I had to wonder: with a complete change of personnel, would the Lieder eines Fahrenden Gesellen come as a (relative) disappointment? The short answer is "no". Herrmann Prey has a fine, rock-solid baritone voice, with a considerable dynamic range. However, when he cranks up the volume, his voice seems to "harden". On a couple of occasions, this effect spills into overload. The problem is that, although the balance between voice and orchestra is well-judged, the singer is too closely "miked". Of course, this isnít a problem when heís singing softly, which is most of the time.

I would say that his expressive abilities are equal to those of Fischer-Dieskau, but with the added advantage that he doesnít "woof" when things get noisy. Down at the quiet end, his voice remains steady of tone, and he puts over with real conviction the descents into morbid, juvenile self-pity that crop up in all four songs - the "decay" from gaiety to gloom in the second song is especially moving, and the blanched quality he brings to the opening of the final song is chilling.

Sanderling and the Berlin RSO do a brilliant job, seeking out and projecting all the important bits. The playing is wonderfully clear and responsive. In the first song, their fine control of rubato is immediately apparent, with some delightful filigree in the nicely lifted central episode. The strings, violins in particular, sound rather thin and wiry, though I think this is another consequence of the recording, because the playing itself is fine. Watch out for the start of the third song, which explodes into the room, spitting vitriol with vicious intent! While weíre at it, listen out for a few uncommon details - Sanderling coaxes some really creepy moments out of Mahlerís score.

Itís a pity that someone like Mark Obert-Thorn hasnít got his hands on these recordings! These are terrific performances, often rough-edged but always bristling with character and individuality. Although the coarseness of the sound can be appropriate in many passages, overall I feel that they would benefit from rather more care and attention in the remastering process. But donít let that put you off! This CD wonít cost you an arm and a leg, but it will cost you some preconceptions, because it contains some truly perceptive and rewarding Mahler performances.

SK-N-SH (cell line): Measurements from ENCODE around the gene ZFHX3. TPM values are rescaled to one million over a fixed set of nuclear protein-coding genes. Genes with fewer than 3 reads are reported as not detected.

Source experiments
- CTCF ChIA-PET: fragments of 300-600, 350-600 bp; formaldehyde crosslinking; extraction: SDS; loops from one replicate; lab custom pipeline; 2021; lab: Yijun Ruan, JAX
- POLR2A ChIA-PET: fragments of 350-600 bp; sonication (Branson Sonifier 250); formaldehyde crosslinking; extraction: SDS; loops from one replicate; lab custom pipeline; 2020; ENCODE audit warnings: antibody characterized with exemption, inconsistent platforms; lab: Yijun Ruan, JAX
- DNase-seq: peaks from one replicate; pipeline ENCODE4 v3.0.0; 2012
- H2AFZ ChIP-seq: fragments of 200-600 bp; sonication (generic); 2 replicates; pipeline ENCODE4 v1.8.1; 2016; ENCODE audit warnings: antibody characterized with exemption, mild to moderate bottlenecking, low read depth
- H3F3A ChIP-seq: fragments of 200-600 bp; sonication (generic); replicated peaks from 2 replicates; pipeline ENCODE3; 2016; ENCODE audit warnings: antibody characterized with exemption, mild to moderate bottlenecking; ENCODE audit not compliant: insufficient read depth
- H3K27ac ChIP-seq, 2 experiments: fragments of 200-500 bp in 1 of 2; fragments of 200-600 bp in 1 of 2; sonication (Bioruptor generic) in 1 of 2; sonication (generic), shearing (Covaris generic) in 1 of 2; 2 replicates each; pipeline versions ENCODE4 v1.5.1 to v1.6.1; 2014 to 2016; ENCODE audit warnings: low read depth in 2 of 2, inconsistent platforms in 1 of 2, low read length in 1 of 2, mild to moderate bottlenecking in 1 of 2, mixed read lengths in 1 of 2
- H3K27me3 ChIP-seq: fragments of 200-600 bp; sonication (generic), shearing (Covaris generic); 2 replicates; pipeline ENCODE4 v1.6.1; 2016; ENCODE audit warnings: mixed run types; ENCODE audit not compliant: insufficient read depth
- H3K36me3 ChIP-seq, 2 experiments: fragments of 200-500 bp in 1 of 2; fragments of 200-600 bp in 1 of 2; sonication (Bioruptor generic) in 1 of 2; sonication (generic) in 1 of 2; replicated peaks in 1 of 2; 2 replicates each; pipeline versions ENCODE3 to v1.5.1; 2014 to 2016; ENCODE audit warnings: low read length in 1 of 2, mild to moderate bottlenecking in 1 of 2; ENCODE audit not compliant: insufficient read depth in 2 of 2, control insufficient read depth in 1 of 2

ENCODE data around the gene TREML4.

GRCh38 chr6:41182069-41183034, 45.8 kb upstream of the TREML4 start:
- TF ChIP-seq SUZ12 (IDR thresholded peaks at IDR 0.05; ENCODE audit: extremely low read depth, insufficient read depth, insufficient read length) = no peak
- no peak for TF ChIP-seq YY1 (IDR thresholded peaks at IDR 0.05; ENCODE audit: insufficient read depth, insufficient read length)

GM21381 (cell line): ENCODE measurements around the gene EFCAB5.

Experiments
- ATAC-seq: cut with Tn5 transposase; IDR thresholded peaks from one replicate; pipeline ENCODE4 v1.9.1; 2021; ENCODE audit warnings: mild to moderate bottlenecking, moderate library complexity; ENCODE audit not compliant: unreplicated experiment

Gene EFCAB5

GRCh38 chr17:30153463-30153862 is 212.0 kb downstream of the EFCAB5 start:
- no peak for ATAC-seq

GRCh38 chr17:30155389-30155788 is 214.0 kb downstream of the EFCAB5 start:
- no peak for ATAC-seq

Paul Serotsky

* . . . or so Iíd thought for about 40 years! However, I am grateful to Mr. Anthony Fast who wrote to MusicWeb indicating his belief that it was actually Walter Legge who posed the question. It would, of course, be a far more tasty quote if this was the case, so Iíd be grateful if anyone can point to any documentary evidence to confirm Mr. Fastís belief.

Paul Serotsky


My review comments on Danny Antonelli’s English translation of the booklet note provoked an e-mail response that was both fascinating and - if you’re a reviewer - salutory. After reproducing my comments, the writer continued

" . . . Well, embarassingly enough, I am the Danny Antonelli you castigated in that little excerpt from your review, and I can assure you that English is my native tongue. The CD you listened to was probably from the batch [originally] released by Edel about 10 or 12 years ago, at any rate, shortly after reunification. That's when Edel got ahold of the catalogue and hired a bunch of people to translate the booklets into various languages. My job was to translate from German into English. If you were able to read some of the original German texts then you will have noticed that they were not written in clear and concise language - rather in academic-speak that taxed my ability (or my disability!) to the max. Another factor which contributed to poor quality was the time pressure we were all under. Everything had to be done as quickly as possible and there really was no time to set a text aside for a few days and then come back to it and clear up the language. Often it was just as good a first draft as I could manage under the circumstances. I assure you that I have done much better work than that!

"Besides justifying my shoddy work, what I'd really like to do is apologize for delivering something so remarkably unintelligible that it caused enough discomfort for you to mention it publicly.

"Best regards,

Of course, reviewers are used to receiving complaints about what they say, but this one is exceptional for the civility and graciousness of its expression. The gist of my reply to Danny is:

"Your story is a fascinating image of an improbable "cottage industry" creaking under an intolerable strain. It really was very kind of you to set it all down, (dare I say?) in quite reasonably comprehensible English, as an object lesson on how wide of the mark what seemed like a perfectly reasonable assumption can be.

"Far from "justifying your shoddy work", your nugget of history shows that the quality of work cannot necessarily be judged by the appearance of its end-product. This much is plain from what you say: you have absolutely no need to apologise, to me or anyone else. No doubt you'll take some
consolation in the last of my sentences that you quote: in spite of everything, you did at least attain your prime objective.

"For my part, I would like to point out that my comments were rather less than castigation, and I'm sorry if I've made you feel like that. I did start with the words "judging by the standard of the end-product", which at least gives a basis for my conclusion and admits the possibility of error - that's why I said it, and believe me there are plenty of reviewers who wouldn't bother with any such piddling considerations!! [NOW I'll get hammered from BOTH sides!]It is also worth pointing out that my real complaint is with the companies who do not exercise some reasonable degree of quality control."

So, how about it, you good folk of Berlin Classics? Would you like to invite Mr. Antonelli to finish the job he started under such adverse conditions?